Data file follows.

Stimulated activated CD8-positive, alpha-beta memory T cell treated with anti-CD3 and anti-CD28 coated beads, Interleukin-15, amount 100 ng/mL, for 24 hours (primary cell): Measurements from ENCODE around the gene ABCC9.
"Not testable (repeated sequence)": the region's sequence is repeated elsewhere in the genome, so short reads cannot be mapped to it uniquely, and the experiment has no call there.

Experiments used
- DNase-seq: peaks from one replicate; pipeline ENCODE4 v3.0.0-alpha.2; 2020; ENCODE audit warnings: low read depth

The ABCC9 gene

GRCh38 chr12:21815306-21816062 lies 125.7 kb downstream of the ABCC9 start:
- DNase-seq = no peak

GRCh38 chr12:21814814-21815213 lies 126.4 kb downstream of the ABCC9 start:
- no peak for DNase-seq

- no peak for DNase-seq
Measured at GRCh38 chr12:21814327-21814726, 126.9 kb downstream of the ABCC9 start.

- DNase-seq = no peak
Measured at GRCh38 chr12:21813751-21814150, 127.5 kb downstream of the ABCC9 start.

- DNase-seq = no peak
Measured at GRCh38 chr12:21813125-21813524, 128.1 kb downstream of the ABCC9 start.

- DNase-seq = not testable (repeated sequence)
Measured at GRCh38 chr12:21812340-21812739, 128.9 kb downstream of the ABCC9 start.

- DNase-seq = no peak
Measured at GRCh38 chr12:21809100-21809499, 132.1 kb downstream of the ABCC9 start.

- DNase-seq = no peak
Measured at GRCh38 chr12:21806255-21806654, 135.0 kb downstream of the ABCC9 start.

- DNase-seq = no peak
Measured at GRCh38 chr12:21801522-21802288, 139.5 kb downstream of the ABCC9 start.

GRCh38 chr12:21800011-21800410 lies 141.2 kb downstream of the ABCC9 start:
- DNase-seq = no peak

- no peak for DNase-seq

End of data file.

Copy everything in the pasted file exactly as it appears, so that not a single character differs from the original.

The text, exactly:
Stimulated activated CD8-positive, alpha-beta memory T cell treated with anti-CD3 and anti-CD28 coated beads, Interleukin-15, amount 100 ng/mL, for 24 hours (primary cell): Measurements from ENCODE around the gene ABCC9.
"Not testable (repeated sequence)": the region's sequence is repeated elsewhere in the genome, so short reads cannot be mapped to it uniquely, and the experiment has no call there.

Experiments used
- DNase-seq: peaks from one replicate; pipeline ENCODE4 v3.0.0-alpha.2; 2020; ENCODE audit warnings: low read depth

The ABCC9 gene

GRCh38 chr12:21815306-21816062 lies 125.7 kb downstream of the ABCC9 start:
- DNase-seq = no peak

GRCh38 chr12:21814814-21815213 lies 126.4 kb downstream of the ABCC9 start:
- no peak for DNase-seq

- no peak for DNase-seq
Measured at GRCh38 chr12:21814327-21814726, 126.9 kb downstream of the ABCC9 start.

- DNase-seq = no peak
Measured at GRCh38 chr12:21813751-21814150, 127.5 kb downstream of the ABCC9 start.

- DNase-seq = no peak
Measured at GRCh38 chr12:21813125-21813524, 128.1 kb downstream of the ABCC9 start.

- DNase-seq = not testable (repeated sequence)
Measured at GRCh38 chr12:21812340-21812739, 128.9 kb downstream of the ABCC9 start.

- DNase-seq = no peak
Measured at GRCh38 chr12:21809100-21809499, 132.1 kb downstream of the ABCC9 start.

- DNase-seq = no peak
Measured at GRCh38 chr12:21806255-21806654, 135.0 kb downstream of the ABCC9 start.

- DNase-seq = no peak
Measured at GRCh38 chr12:21801522-21802288, 139.5 kb downstream of the ABCC9 start.

GRCh38 chr12:21800011-21800410 lies 141.2 kb downstream of the ABCC9 start:
- DNase-seq = no peak

- no peak for DNase-seq